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Movements for Racial Justice Enter New Phase in Florida, Chicago, and California

Lauren Taylor • Aug 16, 2013

Yesterday, a 31 day sit-in at the Florida state capitol ended, and the student-led campaign announced its next steps.

Starting four days after George Zimmerman’s acquittal, the Dream Defenders occupied the Tallahassee government building to demand a special legislative session and the passage of Trayvon’s law. The group, led by Black and Brown youth, proposed the law as a way to address the root causes of Trayvon Martin’s death and Zimmerman’s acquittal. The law would not only repeal Stand Your Ground, but would also confront racial profiling by police, and put an end to Florida’s zero-tolerance school policies that create a school-to-prison pipeline – particularly for students of color.

Republican governor Rick Scott was not receptive to the Dream Defenders’ demands, and lawmakers recently voted down the special session in a poll. But, after weeks of pressure from the sit-in, the Florida Speaker of the House agreed to convene a hearing on Stand Your Ground this fall. And the student movement has said they will continue to push for the law.

High profile celebrities backed the defenders, including Harry Belafonte, Talib Kweli, and Jesse Jackson. Earlier this week a supporter and veteran delivered tens of thousands of signatures in support of the Dream Defenders – and in support of a campaign to free Marissa Alexander. In a press conference yesterday, the Dream Defenders announced a number of significant accomplishments, and laid out their plans for the coming months. They scheduled meetings with the Department of Education, of Juvenile Justice, and of Law Enforcement to address racial profiling and the school to prison pipeline. They plan to launch an ambitious voter registration drive, and to join the 50th anniversary March on Washington later this month.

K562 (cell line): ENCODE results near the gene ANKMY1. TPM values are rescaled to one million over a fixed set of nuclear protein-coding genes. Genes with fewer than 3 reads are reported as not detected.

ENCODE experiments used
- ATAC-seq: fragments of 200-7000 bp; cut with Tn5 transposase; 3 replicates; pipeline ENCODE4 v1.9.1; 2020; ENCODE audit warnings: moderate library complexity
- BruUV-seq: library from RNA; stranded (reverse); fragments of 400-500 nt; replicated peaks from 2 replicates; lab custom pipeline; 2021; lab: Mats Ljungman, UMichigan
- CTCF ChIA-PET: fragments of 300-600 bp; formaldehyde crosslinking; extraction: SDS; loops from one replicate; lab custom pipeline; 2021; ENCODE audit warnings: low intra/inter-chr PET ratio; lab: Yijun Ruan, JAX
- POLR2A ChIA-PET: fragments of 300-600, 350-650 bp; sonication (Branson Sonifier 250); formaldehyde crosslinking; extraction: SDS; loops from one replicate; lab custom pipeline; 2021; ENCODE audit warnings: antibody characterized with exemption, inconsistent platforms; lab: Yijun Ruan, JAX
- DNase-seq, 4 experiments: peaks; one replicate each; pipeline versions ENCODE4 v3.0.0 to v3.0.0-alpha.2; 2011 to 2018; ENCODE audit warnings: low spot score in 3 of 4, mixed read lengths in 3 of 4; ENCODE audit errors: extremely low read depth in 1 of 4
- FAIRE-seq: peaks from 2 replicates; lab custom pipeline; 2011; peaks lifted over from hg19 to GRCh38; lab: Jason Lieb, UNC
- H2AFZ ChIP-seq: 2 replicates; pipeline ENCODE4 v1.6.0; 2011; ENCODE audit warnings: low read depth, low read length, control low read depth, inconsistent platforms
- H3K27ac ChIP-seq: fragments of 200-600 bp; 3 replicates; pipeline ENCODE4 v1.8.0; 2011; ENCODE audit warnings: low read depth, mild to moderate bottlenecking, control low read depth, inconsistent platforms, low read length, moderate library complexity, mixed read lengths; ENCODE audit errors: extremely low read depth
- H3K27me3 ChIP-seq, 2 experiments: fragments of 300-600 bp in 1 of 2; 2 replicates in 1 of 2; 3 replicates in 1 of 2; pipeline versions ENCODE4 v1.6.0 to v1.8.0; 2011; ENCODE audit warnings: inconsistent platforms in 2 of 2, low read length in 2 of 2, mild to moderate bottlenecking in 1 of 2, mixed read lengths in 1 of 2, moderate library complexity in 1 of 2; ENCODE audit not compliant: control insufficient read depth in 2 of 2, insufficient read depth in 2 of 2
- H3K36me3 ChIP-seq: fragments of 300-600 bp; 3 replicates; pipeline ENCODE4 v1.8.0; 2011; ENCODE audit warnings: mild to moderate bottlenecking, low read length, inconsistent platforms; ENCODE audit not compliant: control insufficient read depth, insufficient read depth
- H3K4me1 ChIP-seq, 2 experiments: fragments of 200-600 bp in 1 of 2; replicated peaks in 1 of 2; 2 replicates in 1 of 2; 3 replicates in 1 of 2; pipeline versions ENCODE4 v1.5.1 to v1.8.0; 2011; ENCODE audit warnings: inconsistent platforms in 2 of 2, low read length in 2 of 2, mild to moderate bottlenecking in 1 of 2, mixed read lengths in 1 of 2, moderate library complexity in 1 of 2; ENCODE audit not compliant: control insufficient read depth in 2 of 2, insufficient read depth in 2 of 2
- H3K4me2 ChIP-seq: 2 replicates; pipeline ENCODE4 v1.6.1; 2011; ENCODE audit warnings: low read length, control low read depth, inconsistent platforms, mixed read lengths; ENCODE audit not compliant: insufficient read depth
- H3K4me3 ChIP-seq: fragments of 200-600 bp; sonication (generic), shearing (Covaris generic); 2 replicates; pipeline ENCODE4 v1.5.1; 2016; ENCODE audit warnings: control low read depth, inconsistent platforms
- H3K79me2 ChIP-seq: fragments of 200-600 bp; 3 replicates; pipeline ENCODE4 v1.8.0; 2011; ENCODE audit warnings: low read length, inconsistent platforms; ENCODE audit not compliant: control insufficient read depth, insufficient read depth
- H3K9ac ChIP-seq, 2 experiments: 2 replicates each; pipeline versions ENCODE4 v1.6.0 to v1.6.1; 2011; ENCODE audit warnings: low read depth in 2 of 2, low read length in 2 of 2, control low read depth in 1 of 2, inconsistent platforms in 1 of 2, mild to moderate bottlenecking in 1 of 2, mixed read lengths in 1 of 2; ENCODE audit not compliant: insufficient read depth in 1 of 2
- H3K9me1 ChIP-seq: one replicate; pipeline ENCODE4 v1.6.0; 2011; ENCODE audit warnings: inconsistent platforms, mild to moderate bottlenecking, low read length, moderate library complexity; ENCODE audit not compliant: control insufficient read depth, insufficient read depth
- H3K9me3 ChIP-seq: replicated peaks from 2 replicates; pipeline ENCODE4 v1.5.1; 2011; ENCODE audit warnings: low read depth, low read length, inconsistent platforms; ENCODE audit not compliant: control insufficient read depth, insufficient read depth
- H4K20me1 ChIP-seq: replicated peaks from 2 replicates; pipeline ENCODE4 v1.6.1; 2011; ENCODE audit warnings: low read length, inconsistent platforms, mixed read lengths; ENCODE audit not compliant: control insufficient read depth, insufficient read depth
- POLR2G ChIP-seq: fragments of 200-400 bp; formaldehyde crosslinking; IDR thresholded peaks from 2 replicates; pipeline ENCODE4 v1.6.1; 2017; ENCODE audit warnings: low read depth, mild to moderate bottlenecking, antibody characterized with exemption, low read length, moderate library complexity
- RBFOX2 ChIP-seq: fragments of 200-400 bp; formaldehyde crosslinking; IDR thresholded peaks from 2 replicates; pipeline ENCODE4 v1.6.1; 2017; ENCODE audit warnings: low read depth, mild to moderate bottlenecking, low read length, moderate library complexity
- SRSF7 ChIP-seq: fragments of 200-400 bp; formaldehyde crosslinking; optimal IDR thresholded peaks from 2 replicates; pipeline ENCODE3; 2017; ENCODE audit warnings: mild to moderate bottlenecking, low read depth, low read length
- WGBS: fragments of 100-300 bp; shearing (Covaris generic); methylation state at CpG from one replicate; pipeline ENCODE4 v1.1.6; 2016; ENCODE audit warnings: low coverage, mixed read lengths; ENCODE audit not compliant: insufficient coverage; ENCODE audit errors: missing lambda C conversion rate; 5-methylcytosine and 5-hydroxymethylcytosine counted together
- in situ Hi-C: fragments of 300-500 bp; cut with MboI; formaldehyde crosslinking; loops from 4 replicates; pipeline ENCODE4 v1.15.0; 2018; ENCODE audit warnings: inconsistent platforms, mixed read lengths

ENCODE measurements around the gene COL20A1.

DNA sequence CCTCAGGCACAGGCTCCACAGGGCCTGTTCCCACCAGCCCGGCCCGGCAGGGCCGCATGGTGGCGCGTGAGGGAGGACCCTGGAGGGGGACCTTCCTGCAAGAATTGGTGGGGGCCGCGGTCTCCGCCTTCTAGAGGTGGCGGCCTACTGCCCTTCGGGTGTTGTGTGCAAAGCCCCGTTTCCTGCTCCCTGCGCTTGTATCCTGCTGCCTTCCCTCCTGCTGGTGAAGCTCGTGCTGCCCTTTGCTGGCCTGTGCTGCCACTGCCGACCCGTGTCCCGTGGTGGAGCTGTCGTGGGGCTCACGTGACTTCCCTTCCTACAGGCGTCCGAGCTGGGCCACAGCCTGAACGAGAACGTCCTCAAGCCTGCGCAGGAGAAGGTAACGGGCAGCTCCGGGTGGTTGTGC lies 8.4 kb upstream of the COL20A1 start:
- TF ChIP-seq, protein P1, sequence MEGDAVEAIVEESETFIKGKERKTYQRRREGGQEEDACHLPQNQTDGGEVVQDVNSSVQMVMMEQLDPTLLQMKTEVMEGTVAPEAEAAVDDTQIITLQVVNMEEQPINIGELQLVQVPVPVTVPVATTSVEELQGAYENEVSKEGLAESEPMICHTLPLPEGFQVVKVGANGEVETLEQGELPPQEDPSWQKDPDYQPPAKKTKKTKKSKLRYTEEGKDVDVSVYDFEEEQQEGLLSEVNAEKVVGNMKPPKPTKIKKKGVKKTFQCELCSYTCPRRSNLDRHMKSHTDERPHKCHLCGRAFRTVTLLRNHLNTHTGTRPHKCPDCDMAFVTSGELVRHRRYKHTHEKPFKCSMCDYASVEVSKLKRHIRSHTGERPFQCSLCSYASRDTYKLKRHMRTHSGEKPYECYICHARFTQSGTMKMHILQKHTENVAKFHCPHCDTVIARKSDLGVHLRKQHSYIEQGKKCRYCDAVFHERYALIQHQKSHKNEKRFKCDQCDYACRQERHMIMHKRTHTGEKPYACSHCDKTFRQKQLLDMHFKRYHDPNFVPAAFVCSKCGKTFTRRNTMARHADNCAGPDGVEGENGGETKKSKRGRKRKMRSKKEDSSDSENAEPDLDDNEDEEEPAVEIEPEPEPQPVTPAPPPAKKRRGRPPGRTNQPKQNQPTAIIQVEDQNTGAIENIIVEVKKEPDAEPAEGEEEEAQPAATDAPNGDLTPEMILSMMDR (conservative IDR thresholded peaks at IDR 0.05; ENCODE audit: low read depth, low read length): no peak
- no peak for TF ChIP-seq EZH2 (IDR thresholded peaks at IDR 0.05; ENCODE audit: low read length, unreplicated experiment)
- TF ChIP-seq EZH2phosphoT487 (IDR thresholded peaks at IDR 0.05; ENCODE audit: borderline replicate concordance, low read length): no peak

In Chicago, a group of undocumented immigrants turned up the heat on area hospitals who denied transplants to patients who are uninsured and undocumented.  Following an eleven day hunger strike for health care, which called for an end to discrimination in evaluating patients for organ donations, the campaign moved into its second phase – “fighting for our lives.” As the name suggests, the stakes are high for this group of protestors: those who participated in the hunger strike are either patients in need of a kidney or liver transplant, or have a loved one who is in need of such a transplant.

Last Friday, one member of the campaign, 25 year-old Saraí Rodriguez passed away because she was not able to receive the transplant necessary to survive.  On Sunday, the group held a 7 mile funeral procession to downtown Chicago, carrying caskets with Saraí’s name and the names of the other thirteen members of the campaign who need a transplant to survive. The march ended at Northwestern Memorial Hospital where protestors held a funeral service and blamed the hospital for Saraí’s death.

On Monday, protestors heard that at least two members of the campaign would be evaluated for eligibility to be on the transplant lists. Despite this initial victory, participants state their campaign will not end until all fourteen patients are put on the transplant wait lists; additionally , they demand that all patients be evaluated for organ transplants based on need and not based on ability to pay or on immigration status, and that all low-income patients have access to affordable medication after transplant surgery.

In California, the prisoner-led hunger strike, initiated on July 8th by 30,000 prisoners, continues despite the California Department of Corrections and Rehabilitation (CDCR)’s refusal to negotiate with the strikers. Prisoners have now been on strike for 40 days, and are demanding the governor and the CDCR meet five basic demands, including an end to long term solitary confinement.

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